Roberts, much older & wiser, meets Hafizov again in Final X
Photo: Dalton Roberts (left) beat Ildar Hafizov at the 2023 U.S. Open...
By Jeff Shain
For WIN Magazine
Based on geography alone, Middle Atlantic Wrestling’s Norm Palovcsik can be confident of taking a potent developmental team to compete at the AAU’s Disney Duals. The only question to settle on the mat is just how powerful.
Suffice it to say the 2015 squad will provide a tough measuring stick for future squads.
MAWA Red steamrolled anyone in its way on the path to a second consecutive developmental crown, capped by a 50-12 dismantling of Ohio’s SEO Wrestling in the final.
“We come into the Developmental division each year knowing we come from a rich tradition of wrestling in Pennsylvania,” Palovcsik said. “We have a lot of talented young men and so we had a pretty dominant run though the division.”
Consider that Palovcsik fielded 10 unbeaten wrestlers in his line-up, all but one making at least seven starts. Four others earned silver medals, losing just once. That list might have grown by one, too, if 138-pounder Dylan Henry hadn’t suffered a broken jaw on the first day.
In all, MAWA compiled an individual match record of 113-12 for the tournament. Take out the 138-pound class, where Henry’s loss led to two forfeits before one of Palovcsik’s reserves stepped in to wrestle above his weight, and MAWA dropped only six matches the entire tournament.
“We knew it was a tall task,” SEO coach David Ratliff said. They crushed everyone all tournament long.”
The Developmental division is restricted to wrestlers who did not place at their state tournament. In a state like Pennsylvania, though, there are state qualifiers who haven’t placed at states who have the talent and savvy to win a state title elsewhere.
“That happens,” said Palovcsik, whose club attracts talent from the eastern half of the state. “Pennsylvania wrestlers have gone to Georgia and Virginia and were state champions, though they didn’t even qualify for the state tournament in Pennsylvania. This state just has strong coaching, and we’re very fortunate.”
MAWA’s Dylan Chatterton (145) was named the division’s outstanding wrestler after finishing unbeaten for the second consecutive year. At Central York High, though, his best finish has been the state quarterfinals.
Ryan Anderson (106) never had to go the distance in his 9-0 tournament run, pinning six opponents and winning the rest on technical falls. Derek Spachman (182) was nearly as efficient, pinning his first seven opponents before a 7-0 decision in the final over SEO’s Sam Allen.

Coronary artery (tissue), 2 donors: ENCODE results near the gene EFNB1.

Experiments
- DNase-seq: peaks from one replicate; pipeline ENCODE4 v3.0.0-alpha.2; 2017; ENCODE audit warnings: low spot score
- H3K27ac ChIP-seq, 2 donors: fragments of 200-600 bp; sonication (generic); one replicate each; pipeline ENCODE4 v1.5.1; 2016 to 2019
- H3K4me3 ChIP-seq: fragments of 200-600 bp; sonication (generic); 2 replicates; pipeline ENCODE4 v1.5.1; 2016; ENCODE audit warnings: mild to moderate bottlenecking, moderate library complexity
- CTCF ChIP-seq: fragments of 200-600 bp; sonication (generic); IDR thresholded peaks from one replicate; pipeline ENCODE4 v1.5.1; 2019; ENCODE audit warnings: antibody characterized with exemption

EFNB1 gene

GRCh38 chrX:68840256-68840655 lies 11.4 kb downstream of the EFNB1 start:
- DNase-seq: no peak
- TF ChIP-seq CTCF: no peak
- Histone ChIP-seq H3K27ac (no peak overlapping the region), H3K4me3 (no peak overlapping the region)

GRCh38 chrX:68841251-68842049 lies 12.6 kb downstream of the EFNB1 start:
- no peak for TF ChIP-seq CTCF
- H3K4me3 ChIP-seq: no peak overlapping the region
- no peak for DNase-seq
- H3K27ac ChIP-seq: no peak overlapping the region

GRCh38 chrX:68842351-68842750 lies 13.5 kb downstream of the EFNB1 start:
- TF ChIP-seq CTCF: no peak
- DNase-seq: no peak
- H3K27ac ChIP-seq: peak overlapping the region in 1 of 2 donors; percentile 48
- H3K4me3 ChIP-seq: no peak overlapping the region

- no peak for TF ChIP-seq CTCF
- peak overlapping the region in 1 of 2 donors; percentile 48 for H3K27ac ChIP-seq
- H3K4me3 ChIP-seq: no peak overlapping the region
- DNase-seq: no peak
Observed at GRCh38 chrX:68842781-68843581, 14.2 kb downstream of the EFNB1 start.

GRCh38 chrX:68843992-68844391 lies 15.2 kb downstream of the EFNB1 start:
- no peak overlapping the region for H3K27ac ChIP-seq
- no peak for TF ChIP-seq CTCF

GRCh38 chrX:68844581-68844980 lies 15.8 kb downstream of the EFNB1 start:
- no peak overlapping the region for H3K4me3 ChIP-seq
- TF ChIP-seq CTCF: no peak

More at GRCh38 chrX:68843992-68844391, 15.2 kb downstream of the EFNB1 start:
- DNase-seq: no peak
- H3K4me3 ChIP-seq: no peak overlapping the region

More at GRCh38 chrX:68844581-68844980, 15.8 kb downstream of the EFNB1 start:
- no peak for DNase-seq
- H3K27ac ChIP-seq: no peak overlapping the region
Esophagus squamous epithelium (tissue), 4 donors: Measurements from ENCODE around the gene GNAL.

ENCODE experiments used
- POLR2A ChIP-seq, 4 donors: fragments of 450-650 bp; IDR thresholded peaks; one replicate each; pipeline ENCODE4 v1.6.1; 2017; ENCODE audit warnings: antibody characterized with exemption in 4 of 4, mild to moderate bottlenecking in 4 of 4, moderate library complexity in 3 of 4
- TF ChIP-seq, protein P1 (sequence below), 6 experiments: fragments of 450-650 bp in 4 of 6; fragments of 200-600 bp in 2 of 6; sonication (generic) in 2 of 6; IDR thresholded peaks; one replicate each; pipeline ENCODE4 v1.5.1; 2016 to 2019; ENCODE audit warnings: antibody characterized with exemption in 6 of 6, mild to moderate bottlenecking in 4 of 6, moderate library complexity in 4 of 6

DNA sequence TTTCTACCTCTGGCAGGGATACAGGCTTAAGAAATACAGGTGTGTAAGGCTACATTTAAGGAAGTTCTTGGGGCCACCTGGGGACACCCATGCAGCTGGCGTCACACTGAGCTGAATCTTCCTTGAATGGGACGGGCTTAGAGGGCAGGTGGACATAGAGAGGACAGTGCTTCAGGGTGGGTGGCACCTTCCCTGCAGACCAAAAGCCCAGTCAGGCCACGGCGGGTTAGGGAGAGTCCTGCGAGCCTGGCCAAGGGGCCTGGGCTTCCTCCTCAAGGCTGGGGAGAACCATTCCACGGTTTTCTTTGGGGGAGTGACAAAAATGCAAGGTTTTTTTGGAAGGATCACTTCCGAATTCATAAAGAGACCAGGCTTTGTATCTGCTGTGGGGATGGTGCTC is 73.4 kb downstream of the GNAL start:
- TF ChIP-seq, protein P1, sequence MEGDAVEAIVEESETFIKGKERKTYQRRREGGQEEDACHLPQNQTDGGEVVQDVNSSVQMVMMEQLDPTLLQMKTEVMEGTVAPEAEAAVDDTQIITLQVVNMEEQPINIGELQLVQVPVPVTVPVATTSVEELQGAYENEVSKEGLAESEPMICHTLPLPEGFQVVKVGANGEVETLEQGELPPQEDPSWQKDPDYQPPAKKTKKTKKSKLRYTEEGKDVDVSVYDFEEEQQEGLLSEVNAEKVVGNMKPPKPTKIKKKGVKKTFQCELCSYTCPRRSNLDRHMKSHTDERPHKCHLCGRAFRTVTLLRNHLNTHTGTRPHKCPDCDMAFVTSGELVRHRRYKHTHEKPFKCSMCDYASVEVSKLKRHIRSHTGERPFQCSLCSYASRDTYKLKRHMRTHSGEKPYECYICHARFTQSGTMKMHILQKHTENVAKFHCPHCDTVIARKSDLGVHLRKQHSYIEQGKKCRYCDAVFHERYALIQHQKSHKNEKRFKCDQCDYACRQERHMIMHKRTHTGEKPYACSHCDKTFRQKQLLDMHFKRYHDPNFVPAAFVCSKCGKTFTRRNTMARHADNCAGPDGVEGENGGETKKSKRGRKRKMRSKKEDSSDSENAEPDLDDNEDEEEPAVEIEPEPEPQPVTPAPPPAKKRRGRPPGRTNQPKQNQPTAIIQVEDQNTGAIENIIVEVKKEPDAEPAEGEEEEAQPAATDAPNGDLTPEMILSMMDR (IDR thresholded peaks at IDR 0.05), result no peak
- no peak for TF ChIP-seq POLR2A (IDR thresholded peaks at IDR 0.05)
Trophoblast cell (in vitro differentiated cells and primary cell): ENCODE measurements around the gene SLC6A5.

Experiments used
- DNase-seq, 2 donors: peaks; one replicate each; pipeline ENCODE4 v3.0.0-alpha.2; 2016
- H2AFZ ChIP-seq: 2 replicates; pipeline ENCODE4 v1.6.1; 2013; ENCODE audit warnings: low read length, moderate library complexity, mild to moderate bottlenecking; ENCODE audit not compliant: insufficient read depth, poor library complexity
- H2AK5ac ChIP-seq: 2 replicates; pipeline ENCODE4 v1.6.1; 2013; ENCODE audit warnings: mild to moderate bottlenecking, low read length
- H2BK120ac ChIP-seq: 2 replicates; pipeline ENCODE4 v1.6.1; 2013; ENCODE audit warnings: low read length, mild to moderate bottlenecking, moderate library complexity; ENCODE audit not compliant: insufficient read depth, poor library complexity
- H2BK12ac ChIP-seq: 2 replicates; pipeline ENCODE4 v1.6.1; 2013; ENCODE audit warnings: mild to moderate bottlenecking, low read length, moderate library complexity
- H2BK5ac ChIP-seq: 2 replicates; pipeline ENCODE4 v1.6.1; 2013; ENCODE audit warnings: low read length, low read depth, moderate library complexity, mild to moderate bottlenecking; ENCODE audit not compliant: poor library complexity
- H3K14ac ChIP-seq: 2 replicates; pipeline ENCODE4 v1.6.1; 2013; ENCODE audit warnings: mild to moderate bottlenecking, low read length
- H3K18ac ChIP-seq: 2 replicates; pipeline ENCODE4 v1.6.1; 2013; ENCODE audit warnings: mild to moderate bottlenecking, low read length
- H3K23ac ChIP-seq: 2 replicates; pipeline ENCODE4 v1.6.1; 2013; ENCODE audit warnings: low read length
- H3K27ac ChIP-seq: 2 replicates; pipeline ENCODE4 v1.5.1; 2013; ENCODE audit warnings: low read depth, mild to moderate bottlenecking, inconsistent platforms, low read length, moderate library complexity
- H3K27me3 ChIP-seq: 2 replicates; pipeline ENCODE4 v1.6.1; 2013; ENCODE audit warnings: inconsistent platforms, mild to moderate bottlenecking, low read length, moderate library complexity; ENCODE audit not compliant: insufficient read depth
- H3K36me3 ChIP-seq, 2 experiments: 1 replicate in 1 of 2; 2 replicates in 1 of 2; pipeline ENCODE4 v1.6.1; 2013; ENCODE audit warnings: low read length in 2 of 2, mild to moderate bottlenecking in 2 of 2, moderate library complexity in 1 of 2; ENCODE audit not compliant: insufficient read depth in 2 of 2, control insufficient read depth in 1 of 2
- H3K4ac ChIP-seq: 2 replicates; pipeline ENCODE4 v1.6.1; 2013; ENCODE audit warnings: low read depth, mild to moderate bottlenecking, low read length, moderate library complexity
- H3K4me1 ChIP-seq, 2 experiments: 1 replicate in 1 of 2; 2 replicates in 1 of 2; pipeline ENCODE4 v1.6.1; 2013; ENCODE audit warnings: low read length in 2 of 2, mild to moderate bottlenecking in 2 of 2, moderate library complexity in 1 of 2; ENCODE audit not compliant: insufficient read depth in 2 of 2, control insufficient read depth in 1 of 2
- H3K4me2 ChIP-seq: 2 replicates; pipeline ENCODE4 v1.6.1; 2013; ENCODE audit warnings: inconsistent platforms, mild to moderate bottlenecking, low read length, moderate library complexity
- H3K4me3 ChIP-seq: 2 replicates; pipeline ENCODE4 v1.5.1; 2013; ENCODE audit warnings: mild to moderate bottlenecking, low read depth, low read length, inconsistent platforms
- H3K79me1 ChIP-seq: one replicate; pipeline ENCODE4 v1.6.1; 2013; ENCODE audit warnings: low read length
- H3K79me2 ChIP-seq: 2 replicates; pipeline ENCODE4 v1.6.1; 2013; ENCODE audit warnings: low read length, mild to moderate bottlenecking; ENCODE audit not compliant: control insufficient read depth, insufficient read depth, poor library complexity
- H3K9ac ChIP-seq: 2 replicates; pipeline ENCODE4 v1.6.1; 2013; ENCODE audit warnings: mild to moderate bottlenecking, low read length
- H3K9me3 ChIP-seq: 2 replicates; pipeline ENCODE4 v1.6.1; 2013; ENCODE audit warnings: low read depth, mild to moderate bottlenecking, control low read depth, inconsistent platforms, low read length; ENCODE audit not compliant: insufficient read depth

Adam Soldridge (160) only went the distance once in his 7-0 run, saving his best for last when he pinned unbeaten foes in both the semifinals and final.
“Very tough customer,” Palovcsik said.
Jordan Gessner (120), Xavier Ferrizzi (195) and Ethan Budd (220) also compiled 9-0 records, with Ferrizzi and Budd each pinning seven opponents. Cole Karam (145) went 8-0 for the week and James Hoffman (132) was 7-0.
“We have a lot of talented young men,” Palovcsik said.
In the end, the only foes to get the best of MAWA were the bandits who stole seven bags out of one of the team vans while the squad had stopped for a celebratory dinner after the meet. Cell phones and wallets were the primary losses, along with several pairs of wrestling shoes.
“They probably did it all in 30 seconds,” Palovcsik said. “We’ll do some itemizing and submit it to our insurance and see what happens. But all that stuff’s replaceable. No one got hurt. We’re good to go.
“We won early,” he added, “and lost late.”
SEO, based in a three-county area about 90 minutes southeast of Columbus, managed to see one wrestler go unbeaten for the week. Dimitri Williams went 9-0 at 170 pounds, capped by a 2-1 overtime win in the final over MAWA’s Frank Guida.
Andrew Spicer (132) and Kevin Beal (145) had unbeaten records until losing to MAWA wrestlers in the final.
“We fought and fought and fought. You can’t ask for anything else,” said Ratliff, noting that the runner-up finish is SEO’s best in three years of bringing a Developmental squad.
Ratliff compared the final to the uphill task his wrestlers face back home, where Ohio powerhouse St. Paris Graham happens to be in the same district.
“If you don’t wrestle against the best, you’re never going to beat them,” he said. “So we wanted to wrestle [MAWA], whether we won the match or lost.”
Palovcsik also was quick to note Ohio’s own strong wrestling tradition, pointing out that 13 of last year’s NCAA Division I All-Americans were from Pennsylvania and 10 from Ohio.
“That’s 23 out of 80,” the MAWA coach said. “They’re just strong wrestling states.”